Cover image for It was today : new poems
It was today : new poems
Codrescu, Andrei, 1946-
Personal Author:
First edition.
Publication Information:
Minneapolis, MN : Coffee House Press, [2003]

Physical Description:
144 pages ; 26 cm

Format :


Call Number
Material Type
Home Location
Item Holds
PS3553.O3 I85 2003 Adult Non-Fiction Non-Fiction Area

On Order



In praise of his poetry, The New York Times calls Andrei Codrescu "one of our most prodigiously talented and magical writers." Part genius, part tongue-in-cheek provocateur, Codrescu is an audacious and passionate poet. The heart of this first new collection in nearly a decade is a beautiful conceit containing the "recently discovered" correspondence between a warrior and a courtesan in fourteenth-century China. These tender, timeless verses contrast nicely with tough, funny -poems about modern life and millennial malaise.

Andrei Codrescu is a celebrated poet, novelist, essayist, screenwriter, and commentator on National Public -Radio. A World Heavyweight Champion Poet, his many awards include the Literature Prize of the Romanian Cultural Foundation and the Peabody Award for his film Road Scholar . Born in Romania, Andrei Codrescu lives in New Orleans.

Author Notes

Romanian-born poet and essayist Andrei Codrescu, who also utilizes the pen names Betty Laredo and Maria Parfeni, emigrated to the United States in 1966. Codrescu earned a B.A. at the University of Bucharest, and has taught at numerous academic institutions including Johns Hopkins, the University of Baltimore, and Louisiana State University.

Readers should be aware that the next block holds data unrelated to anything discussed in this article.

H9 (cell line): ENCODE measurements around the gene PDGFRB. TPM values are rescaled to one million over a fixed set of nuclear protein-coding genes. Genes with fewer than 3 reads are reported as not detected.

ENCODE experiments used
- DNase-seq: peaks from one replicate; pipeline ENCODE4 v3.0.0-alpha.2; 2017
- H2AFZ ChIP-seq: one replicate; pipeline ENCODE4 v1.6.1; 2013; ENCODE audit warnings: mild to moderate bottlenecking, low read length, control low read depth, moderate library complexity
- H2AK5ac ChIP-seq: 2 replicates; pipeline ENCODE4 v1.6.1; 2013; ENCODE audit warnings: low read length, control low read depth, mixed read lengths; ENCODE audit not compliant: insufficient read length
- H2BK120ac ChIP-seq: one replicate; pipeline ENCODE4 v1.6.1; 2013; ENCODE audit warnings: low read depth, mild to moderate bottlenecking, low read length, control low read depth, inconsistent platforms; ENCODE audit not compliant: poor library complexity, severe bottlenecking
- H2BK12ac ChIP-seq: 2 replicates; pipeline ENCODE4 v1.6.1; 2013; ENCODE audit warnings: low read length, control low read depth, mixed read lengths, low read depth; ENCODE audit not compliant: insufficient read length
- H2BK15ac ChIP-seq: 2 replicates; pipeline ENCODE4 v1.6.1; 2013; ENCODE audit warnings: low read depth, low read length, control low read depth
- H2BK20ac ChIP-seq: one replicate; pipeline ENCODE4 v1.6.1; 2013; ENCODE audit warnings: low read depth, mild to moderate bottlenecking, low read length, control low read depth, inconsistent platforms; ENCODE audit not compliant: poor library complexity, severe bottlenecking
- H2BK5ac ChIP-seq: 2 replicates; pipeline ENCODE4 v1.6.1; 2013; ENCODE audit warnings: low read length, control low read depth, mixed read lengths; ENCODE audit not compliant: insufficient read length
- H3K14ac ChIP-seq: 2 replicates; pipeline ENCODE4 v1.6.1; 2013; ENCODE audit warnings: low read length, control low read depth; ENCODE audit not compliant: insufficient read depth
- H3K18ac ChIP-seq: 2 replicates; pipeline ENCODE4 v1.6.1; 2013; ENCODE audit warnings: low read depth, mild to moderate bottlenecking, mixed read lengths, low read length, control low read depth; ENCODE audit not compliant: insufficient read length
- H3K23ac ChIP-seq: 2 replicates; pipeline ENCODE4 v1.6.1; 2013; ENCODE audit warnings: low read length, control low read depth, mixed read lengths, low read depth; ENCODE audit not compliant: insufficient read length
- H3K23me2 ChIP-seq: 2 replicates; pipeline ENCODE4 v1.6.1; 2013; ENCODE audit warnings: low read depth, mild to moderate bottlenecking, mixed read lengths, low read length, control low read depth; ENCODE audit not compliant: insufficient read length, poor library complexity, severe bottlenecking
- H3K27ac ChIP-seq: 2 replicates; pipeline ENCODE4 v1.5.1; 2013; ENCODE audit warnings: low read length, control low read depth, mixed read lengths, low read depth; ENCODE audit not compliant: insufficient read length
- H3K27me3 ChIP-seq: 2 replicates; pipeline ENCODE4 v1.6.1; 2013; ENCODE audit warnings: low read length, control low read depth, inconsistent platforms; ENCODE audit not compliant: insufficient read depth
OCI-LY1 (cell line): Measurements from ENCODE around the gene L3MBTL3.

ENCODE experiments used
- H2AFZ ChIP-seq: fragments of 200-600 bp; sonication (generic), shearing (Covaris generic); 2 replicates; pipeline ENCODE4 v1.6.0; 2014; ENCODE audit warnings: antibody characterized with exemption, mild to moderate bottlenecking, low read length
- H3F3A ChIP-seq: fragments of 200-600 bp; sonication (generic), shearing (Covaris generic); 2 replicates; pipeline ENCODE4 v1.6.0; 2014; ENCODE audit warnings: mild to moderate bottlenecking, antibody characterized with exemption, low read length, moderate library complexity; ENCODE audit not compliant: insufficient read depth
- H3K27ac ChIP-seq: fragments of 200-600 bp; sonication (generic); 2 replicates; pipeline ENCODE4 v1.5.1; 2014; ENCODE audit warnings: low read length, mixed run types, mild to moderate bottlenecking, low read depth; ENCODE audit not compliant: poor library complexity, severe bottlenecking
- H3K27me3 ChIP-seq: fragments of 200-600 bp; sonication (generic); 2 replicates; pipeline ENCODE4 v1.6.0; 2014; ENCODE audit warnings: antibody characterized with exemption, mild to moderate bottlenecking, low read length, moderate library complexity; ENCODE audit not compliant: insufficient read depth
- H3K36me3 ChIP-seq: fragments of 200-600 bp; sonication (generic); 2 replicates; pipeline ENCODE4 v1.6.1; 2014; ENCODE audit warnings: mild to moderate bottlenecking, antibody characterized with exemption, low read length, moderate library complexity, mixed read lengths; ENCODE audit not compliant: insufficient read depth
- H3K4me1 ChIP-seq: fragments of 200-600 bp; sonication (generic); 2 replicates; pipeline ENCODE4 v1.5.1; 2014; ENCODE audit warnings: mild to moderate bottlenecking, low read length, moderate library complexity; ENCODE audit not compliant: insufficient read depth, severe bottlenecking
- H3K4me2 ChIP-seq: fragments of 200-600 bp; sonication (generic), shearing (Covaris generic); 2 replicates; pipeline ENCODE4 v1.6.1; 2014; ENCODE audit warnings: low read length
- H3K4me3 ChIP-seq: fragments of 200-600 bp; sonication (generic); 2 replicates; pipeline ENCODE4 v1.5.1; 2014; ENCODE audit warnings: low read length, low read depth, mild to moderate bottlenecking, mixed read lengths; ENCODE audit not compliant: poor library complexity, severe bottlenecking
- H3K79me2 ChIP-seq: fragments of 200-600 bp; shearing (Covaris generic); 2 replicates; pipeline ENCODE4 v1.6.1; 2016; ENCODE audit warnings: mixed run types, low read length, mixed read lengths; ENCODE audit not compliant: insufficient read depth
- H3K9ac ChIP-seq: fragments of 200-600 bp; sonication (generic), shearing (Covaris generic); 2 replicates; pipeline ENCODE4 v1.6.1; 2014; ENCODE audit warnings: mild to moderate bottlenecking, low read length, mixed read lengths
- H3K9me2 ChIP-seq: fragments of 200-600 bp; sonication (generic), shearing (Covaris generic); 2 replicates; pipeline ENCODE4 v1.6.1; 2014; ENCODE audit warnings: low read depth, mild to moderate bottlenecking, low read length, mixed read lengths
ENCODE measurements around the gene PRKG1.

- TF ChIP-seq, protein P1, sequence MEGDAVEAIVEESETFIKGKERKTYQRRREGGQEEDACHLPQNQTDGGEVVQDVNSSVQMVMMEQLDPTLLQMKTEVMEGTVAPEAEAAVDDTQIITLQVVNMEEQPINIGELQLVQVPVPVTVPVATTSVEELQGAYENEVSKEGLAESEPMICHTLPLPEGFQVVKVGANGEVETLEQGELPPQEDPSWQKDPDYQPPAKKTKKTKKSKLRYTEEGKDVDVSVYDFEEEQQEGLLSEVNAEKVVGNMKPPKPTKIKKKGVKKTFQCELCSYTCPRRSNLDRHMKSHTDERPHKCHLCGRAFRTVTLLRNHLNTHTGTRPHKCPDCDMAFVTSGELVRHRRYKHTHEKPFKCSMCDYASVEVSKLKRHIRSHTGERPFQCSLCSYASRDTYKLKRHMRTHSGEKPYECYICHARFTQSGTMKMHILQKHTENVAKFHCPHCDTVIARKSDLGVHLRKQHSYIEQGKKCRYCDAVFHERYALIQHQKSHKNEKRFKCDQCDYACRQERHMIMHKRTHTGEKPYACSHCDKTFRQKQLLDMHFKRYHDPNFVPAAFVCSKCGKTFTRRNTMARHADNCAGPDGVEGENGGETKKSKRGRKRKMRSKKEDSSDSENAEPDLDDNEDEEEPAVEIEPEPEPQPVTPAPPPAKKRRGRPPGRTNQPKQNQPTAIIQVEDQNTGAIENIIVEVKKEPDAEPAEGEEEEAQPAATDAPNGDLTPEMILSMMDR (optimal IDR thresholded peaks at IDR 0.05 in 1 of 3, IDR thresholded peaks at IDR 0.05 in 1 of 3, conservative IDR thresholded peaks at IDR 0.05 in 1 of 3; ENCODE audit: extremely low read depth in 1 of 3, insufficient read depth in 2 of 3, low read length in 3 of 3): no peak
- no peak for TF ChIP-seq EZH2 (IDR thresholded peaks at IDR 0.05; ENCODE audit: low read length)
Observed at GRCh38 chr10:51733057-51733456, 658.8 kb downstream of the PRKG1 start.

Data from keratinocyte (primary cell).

Codrescu worked for National Public Radio as a commentator and has been featured on ABC News' Nightline. Some of Codrescu's short stories and novels include his first poetry collection, License to Carry a Gun and a memoir entitled In America's Shoe.

Throughout the years, Codrescu has been awarded many honors including the Big Table Poetry Award, General Electric Foundation Poetry Prize, and National Endowment for the Arts Fellowships for poetry, editing, and radio.

His titles include The Posthuman Dada Guide: Tzara and Lenin Play Chess, The Poetry Lesson, and Whatever Gets You through the Night: A Story of Sheherezade and the Arabian Entertainments.

(Bowker Author Biography)

Reviews 2

Publisher's Weekly Review

Codrescu, certainly not unknown as a poet, and widely recognizable as a cranky cultural commisar on public radio, has written a book that is valuable in the way that, say, Pete Townshend's solo records were, as crafty expressions of a guy whose more radical (druggy, horny, vagrant, political) days are behind him, but whose pop and zing has been mellowed not with age so much as the bodily memory (tobaccoey fingers, shattered tear ducts) of having seen more than most. His "to a young poet" is as myopic as it is aptly ventriloquistic: "& then if you publish a big/ book of poems I'll read/ one or two & give you my/ begrudging approval in the name/ of the new flock even though/ we are lost & nobody cares/ if we live or we die." His light formal touch includes almost exclusive use of lower-case letters and very little punctuation, providing a limpidity that allows the poet to dart from style to style and length to length. Some of these poems seem slight, but none lack the contrapuntal effects and occluded phrases of dialectical thinking; every poem has a beginning statement, a middle where it is countered and worked through, and an end that turns the tables on it all in a winning, often wittily poignant way: "now we are here what should we / do with our accents // do like me I say / keep talking." (Sept.) (c) Copyright PWxyz, LLC. All rights reserved